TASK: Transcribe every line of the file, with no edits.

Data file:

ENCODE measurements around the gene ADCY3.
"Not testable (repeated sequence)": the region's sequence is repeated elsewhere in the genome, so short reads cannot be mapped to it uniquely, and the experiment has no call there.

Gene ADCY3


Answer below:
ENCODE measurements around the gene ADCY3.
"Not testable (repeated sequence)": the region's sequence is repeated elsewhere in the genome, so short reads cannot be mapped to it uniquely, and the experiment has no call there.

Gene ADCY3